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Biochemistry. 2004 Jul 20;43(28):8965-73.

Intra-allelic suppression of a mutation that stabilizes microtubules and confers resistance to colcemid.

Author information

1
Department of Integrative Biology and Pharmacology, University of Texas Medical School, 6431 Fannin Street, Houston, Texas 77225, USA.

Abstract

Cmd 4 is a colcemid resistant beta-tubulin mutant of Chinese hamster ovary cells that exhibits hypersensitivity to paclitaxel and temperature sensitivity for growth. The mutant beta-tubulin allele in this cell line encodes a D45Y amino acid substitution that produces colcemid resistance by making microtubules more stable. By selecting revertants of the temperature sensitive and paclitaxel hypersensitive phenotypes, we have identified three cis-acting suppressors of D45Y. One suppressor, V60A, maps to the same region as the D45Y alteration, and a second suppressor, Q292H, maps to a distant location. Both appear to produce compensatory changes in microtubule assembly that counteract the effects of the original D45Y substitution. Consistent with this view, expression of the V60A mutation in transfected wild-type cells produced paclitaxel resistance and greatly decreased microtubule assembly. Additionally, it produced a paclitaxel-dependent phenotype in which cells grew normally in the presence, but not the absence, of the drug. The Q292H mutation caused even greater disassembly of microtubules such that cells were unable to proliferate when the transgene was expressed; but, unlike the V60A mutation, cell growth could not be rescued by paclitaxel. A third suppressor, A254V, maps to a region near the interface between alpha- and beta-tubulin that contains the colchicine binding site. Although it made transfected wild-type cells hypersensitive to colcemid, it did not affect paclitaxel or vinblastine sensitivity, nor did it reduce microtubule assembly. We suggest that this mutation acts by increasing tubulin's affinity for colcemid.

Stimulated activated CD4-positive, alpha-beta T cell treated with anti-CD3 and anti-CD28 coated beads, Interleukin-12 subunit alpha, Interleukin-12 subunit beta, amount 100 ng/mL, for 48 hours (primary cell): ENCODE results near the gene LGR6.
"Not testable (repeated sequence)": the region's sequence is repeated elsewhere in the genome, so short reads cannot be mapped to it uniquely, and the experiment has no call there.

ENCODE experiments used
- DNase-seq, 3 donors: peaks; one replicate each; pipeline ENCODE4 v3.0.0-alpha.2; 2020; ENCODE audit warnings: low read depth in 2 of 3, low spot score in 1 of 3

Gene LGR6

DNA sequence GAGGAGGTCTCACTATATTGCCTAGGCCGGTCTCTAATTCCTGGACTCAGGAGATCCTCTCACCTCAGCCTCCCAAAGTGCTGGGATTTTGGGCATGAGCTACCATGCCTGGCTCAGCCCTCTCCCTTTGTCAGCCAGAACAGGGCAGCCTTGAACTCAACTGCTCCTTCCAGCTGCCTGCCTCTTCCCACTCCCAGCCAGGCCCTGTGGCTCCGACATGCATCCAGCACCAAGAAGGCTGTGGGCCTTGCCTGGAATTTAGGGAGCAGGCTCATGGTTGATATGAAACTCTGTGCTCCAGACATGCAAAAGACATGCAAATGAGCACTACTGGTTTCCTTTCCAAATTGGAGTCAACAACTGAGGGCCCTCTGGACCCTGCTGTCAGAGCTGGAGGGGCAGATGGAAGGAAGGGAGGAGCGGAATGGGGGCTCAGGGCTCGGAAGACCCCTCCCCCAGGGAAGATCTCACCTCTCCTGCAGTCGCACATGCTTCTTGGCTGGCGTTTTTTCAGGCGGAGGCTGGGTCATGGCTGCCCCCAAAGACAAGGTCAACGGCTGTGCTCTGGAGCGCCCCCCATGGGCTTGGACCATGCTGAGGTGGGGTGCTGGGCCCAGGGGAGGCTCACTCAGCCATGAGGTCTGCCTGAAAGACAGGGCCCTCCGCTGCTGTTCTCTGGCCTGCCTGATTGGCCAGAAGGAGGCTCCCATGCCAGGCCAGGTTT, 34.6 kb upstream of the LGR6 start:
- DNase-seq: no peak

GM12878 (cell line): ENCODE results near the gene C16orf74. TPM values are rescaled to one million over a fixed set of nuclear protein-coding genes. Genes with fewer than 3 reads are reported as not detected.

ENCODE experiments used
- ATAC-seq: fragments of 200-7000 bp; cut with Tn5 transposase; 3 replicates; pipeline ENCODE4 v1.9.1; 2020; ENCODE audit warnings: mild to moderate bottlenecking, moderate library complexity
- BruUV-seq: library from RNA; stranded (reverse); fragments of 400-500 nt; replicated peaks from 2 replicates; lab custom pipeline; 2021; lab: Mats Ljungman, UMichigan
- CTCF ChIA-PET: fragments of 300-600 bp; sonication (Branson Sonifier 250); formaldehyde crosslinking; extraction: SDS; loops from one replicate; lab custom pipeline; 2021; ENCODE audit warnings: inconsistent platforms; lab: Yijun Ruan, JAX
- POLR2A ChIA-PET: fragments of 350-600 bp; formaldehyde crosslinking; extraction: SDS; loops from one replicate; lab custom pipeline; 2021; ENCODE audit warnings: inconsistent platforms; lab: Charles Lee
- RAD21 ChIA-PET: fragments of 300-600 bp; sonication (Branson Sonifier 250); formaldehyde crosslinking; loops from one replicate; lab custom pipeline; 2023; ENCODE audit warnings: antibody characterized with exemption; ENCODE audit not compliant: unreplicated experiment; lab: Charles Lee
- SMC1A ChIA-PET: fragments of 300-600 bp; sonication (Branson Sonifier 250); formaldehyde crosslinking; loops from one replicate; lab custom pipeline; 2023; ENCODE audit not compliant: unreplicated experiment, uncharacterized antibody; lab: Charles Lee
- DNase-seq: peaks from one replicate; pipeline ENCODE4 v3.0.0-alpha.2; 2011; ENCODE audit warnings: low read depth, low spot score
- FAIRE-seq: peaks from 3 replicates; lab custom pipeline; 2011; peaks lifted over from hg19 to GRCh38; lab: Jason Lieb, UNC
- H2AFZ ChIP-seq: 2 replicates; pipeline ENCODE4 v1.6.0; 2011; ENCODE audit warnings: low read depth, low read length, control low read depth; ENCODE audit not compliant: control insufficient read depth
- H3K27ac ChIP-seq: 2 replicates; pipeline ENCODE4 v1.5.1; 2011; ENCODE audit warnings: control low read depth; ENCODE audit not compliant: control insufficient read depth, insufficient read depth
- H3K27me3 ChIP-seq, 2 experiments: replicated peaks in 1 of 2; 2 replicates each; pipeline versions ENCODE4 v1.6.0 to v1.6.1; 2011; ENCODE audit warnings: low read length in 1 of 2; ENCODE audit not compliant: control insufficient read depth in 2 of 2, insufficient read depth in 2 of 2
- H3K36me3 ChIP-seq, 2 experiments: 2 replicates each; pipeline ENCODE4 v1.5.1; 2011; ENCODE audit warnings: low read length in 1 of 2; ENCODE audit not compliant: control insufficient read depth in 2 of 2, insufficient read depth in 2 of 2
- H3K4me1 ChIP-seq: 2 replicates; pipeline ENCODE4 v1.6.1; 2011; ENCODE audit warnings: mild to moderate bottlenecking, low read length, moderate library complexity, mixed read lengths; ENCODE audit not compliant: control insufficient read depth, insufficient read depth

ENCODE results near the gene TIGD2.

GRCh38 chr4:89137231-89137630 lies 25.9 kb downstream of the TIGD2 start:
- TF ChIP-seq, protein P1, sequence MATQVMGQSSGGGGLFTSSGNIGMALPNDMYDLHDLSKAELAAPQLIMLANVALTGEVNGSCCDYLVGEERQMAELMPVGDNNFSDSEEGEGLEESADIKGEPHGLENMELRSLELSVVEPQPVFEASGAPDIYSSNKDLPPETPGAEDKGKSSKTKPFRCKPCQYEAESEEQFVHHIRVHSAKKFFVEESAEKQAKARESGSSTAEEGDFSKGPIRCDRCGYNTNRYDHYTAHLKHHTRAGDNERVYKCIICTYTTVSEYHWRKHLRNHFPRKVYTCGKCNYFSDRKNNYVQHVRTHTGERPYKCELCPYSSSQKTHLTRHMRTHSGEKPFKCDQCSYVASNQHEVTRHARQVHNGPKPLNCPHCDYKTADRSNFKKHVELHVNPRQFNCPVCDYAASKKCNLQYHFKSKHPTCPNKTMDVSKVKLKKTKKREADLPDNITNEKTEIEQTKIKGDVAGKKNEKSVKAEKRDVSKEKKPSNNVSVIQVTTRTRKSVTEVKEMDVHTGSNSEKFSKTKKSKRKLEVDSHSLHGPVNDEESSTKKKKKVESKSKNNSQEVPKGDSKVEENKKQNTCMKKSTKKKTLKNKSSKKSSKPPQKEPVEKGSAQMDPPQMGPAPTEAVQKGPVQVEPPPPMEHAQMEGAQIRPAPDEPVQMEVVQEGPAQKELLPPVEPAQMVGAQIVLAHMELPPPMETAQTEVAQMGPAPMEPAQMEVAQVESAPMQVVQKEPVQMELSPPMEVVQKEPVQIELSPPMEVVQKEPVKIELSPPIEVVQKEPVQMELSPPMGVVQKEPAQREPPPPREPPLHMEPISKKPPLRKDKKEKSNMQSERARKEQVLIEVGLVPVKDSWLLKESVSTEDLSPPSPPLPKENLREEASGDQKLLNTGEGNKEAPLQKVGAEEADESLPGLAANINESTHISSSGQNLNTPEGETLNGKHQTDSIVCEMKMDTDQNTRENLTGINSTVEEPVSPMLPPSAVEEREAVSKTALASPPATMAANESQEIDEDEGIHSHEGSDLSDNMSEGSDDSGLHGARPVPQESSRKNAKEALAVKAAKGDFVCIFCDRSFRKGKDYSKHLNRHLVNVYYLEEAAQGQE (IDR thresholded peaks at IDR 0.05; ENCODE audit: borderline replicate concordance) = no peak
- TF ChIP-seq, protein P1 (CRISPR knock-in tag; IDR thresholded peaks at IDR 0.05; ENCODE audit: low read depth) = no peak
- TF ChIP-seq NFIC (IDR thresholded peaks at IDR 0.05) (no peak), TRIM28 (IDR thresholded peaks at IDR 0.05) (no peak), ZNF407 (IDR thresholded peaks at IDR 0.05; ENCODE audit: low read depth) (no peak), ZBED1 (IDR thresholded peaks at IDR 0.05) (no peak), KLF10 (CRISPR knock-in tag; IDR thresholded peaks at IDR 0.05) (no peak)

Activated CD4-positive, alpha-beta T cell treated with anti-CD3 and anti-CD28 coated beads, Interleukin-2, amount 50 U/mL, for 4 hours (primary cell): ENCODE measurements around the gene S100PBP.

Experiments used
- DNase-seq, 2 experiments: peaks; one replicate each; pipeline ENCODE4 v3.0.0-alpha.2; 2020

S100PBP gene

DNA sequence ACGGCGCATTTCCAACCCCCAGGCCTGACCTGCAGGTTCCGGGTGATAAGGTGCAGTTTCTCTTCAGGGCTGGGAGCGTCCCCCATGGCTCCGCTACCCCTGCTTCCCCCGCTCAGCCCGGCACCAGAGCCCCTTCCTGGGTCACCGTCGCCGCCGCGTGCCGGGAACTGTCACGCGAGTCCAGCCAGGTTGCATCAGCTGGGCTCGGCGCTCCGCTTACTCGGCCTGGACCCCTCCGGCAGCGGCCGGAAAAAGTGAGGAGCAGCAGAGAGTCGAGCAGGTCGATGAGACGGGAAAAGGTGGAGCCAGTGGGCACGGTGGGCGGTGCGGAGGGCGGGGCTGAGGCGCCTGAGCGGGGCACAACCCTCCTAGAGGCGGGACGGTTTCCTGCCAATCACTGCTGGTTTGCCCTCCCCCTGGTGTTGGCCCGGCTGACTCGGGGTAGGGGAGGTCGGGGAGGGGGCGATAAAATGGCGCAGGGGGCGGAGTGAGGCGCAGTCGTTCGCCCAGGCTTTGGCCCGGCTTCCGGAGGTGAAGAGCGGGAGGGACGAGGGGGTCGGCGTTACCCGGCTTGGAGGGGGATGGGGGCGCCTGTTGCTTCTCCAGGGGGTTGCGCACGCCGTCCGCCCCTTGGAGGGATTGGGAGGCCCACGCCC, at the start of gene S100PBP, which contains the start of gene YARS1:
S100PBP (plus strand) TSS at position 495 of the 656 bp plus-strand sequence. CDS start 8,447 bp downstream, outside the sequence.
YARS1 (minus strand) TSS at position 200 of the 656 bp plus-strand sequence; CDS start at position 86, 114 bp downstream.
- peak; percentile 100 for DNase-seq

PMID:
15248754
DOI:
10.1021/bi049637b
[Indexed for MEDLINE]

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